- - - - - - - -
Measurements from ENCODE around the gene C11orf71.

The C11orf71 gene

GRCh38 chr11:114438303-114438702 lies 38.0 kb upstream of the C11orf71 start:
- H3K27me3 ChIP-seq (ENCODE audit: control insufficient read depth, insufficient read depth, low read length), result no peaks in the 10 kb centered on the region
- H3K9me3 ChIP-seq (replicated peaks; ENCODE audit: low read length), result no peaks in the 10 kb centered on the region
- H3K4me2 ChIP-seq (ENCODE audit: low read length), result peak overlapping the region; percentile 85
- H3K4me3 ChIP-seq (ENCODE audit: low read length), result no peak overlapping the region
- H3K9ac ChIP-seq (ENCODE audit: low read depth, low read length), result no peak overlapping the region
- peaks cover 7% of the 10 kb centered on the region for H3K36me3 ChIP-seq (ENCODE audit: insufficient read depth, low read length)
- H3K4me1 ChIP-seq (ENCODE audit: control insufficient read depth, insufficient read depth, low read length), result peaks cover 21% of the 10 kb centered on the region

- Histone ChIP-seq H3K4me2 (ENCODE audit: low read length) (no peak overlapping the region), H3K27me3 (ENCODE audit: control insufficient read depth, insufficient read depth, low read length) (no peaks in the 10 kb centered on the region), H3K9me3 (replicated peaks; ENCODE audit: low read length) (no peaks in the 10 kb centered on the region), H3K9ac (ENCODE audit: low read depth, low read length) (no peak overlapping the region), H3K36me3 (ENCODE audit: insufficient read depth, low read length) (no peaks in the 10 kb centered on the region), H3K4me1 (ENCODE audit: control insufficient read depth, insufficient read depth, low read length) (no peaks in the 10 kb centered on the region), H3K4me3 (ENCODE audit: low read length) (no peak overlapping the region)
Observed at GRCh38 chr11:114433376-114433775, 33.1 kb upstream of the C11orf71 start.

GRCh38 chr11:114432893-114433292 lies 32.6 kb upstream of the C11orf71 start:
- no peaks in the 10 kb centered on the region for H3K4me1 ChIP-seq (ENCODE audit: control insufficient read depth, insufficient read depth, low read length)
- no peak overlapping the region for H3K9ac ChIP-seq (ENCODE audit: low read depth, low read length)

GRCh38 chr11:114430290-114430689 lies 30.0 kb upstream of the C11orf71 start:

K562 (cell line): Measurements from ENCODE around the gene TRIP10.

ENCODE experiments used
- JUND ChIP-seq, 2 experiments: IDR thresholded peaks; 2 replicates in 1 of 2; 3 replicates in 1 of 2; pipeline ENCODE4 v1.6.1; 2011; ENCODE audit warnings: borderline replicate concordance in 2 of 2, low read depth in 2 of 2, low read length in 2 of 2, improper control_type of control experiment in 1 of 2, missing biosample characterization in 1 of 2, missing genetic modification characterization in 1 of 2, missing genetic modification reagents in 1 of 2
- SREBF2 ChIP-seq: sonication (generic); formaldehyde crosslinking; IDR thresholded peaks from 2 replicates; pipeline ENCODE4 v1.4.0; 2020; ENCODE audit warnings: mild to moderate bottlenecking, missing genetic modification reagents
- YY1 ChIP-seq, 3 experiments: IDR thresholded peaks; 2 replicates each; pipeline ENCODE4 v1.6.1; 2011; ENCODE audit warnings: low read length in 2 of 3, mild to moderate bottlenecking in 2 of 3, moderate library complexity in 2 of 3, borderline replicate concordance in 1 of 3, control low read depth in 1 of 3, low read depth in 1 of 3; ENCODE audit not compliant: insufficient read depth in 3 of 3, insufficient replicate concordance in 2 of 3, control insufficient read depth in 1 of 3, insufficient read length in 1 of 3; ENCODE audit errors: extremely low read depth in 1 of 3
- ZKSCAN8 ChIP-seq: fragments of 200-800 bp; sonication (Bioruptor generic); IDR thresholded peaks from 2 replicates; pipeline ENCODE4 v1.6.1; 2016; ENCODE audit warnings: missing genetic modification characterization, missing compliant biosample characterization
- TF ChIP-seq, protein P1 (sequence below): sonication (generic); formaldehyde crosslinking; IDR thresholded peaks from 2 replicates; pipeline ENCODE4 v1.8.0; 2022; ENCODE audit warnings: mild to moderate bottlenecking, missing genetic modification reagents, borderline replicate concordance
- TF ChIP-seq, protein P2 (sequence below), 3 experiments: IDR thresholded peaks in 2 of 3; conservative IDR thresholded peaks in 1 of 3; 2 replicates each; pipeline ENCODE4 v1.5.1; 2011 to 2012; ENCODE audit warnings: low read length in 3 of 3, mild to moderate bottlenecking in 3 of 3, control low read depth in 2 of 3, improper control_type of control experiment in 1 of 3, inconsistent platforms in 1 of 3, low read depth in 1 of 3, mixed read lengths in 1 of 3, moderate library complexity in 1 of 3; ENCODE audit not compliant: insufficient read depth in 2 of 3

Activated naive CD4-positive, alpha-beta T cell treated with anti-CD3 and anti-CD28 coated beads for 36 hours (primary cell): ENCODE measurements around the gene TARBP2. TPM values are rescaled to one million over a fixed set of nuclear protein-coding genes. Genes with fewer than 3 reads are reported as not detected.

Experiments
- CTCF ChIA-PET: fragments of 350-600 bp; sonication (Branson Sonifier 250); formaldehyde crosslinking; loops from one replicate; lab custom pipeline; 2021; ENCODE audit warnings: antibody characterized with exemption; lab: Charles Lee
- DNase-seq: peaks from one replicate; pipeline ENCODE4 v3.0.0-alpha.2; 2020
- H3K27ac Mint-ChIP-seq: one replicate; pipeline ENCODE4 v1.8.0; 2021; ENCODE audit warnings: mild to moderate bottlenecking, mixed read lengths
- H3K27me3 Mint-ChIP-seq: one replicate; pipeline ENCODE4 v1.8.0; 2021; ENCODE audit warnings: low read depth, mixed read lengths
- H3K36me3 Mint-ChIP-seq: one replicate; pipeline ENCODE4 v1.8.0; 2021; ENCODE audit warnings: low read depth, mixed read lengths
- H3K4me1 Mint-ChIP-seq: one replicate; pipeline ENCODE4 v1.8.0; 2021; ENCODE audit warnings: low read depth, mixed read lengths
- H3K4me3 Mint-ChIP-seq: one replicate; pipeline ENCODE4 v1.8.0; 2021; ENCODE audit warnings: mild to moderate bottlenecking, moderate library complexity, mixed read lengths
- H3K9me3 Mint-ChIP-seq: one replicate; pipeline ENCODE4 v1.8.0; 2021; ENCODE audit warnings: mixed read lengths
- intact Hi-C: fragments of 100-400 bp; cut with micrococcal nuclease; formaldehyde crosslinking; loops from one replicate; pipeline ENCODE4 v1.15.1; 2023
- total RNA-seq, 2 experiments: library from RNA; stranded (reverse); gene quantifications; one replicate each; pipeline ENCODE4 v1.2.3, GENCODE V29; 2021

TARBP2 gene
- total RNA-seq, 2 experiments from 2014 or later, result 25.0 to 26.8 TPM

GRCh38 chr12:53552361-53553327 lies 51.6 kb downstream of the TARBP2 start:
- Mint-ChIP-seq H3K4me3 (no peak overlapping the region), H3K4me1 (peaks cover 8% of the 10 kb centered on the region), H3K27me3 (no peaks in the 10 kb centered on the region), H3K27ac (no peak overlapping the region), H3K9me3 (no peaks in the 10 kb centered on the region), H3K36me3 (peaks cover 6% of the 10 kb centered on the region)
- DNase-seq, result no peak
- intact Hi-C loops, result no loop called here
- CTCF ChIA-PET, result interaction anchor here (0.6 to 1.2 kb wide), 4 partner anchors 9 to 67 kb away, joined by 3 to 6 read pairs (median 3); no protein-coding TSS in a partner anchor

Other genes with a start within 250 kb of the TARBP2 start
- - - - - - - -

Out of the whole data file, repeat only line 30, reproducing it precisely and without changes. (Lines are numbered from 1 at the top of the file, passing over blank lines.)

- H3K27me3 Mint-ChIP-seq: one replicate; pipeline ENCODE4 v1.8.0; 2021; ENCODE audit warnings: low read depth, mixed read lengths